He held his hand out to her to help her climb off the rocks, but she rested her fingers on his shoulder instead and stepped back down onto the sand. A wave of goose bumps erupted over her arms. She rubbed her hands briskly over them as the two of them started back toward the cottage. She could feel Woods’ eyes on her. After a few more steps, he slipped off his jacket and draped it over her shoulders. She pushed her arms into the sleeves and thanked him with a smile.
“Will you please let me read you?” he asked suddenly.
Taken aback, Daisy stumbled in the sand, her resolve wavering along with her balance. Woods caught her arm to stop her from falling and didn’t let go, holding her gently. Even through the heavy fabric of his jacket, Daisy could feel the warmth of his hand, and the same heat burned in his eyes when she looked up at him.
“What if you’re the one?” he insisted, even more quietly.
Daisy’s throat tightened. She tried to tease him, but her voice sounded flat when she said, “Do you ask yourself that about every woman you see in the street? In a line at the supermarket? Every person sitting in a movie theater when you come in?”
“I wonder, yes,” he admitted easily enough.
“And do you ask them all to kiss you?”
Woods’ chuckle sounded forced. He squeezed her arm once and let go. “Of course not. But you’re not a stranger I just met. We talked at Helen’s—”
“No,” she interrupted. “We argued for five minutes at my sister’s wedding. And tonight was only the second time we met. You don’t know anything about me.”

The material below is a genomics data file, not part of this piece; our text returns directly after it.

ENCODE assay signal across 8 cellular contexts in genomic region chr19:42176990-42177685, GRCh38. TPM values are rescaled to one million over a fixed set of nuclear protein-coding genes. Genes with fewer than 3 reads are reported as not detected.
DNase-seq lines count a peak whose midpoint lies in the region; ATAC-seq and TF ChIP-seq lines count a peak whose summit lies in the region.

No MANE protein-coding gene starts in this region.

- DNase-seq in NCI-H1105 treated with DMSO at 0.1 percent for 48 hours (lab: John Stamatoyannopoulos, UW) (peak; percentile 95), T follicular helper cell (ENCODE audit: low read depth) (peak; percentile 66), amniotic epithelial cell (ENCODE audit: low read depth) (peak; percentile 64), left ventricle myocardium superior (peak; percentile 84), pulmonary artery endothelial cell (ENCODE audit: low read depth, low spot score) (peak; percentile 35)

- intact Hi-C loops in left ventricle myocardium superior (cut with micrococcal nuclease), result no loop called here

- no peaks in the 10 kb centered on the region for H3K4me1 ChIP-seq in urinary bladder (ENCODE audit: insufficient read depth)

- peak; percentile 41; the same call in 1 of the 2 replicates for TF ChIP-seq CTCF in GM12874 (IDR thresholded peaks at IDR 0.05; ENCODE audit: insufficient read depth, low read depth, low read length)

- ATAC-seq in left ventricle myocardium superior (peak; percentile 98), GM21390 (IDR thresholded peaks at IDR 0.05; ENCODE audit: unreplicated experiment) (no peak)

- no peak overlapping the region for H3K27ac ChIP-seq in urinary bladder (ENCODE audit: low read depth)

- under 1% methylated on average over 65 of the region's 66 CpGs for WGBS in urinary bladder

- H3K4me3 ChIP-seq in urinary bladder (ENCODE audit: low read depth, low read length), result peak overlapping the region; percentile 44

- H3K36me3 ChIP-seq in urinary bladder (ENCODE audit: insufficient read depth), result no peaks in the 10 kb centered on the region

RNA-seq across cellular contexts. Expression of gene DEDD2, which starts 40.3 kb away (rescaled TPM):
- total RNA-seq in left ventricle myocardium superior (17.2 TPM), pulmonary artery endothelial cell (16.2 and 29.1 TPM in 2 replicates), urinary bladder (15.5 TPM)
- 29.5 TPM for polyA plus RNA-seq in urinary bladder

“That’s not true. I know how much you care about your friends. I know they trust you with their secrets, and that says a lot about a person.” He observed her for a few moments before he added, “I know you changed your mind about me, too.”
Daisy snorted. Was he still trying to convince her? “Did I?” she drawled.
A half smile curled Woods’ lips. “Oh, yes. Before tonight, you didn’t even believe I could do what I claim to do, did you?”
Thinking back on her preparations for the soiree and how part of her had been convinced that Woods would turn out to be a fraud, she had to concede this much was true.
“You’re right. I didn’t think you could do it.”
“But now you do,” Woods pressed on.
She could already guess where this was going; he would use her admission that she had been wrong to try to convince her to have a vision. Still, she couldn’t deny that she did believe him now.
“Yes. I do.”
“So let me,” he asked, and his voice had the low echoes of forbidden temptations.
Daisy tried to cling to her resolve, telling him—and reminding herself—why she’d made her decision. “Sam… I don’t want to know. I want surprises in my life.”
Without even thinking all that hard, she could come up with ten, twenty examples of things she would rather not have known before they had happened to her. Maybe if she told him, if she explained…
No. She had long ago decided that she wouldn’t tell a soul. She didn’t want anyone to treat her differently because of something she couldn’t control.
But Woods wasn’t giving up. “I’ll make you talk about it,” he offered. “You’ll forget right away, like Brett and Jack did.”
Daisy forced a laugh to her lips, but it rang false. “You want me to have a vision and forget it right away? Why would I want to do that?”
“So that I’ll know,” he said, and there was a thread of fear in his voice that hadn’t been there before, a fear that Daisy did not understand until he continued. “So that I can leave tonight and not wonder for the rest of my life if I let the woman I could have made happy get away without trying to hold on to her. Please.”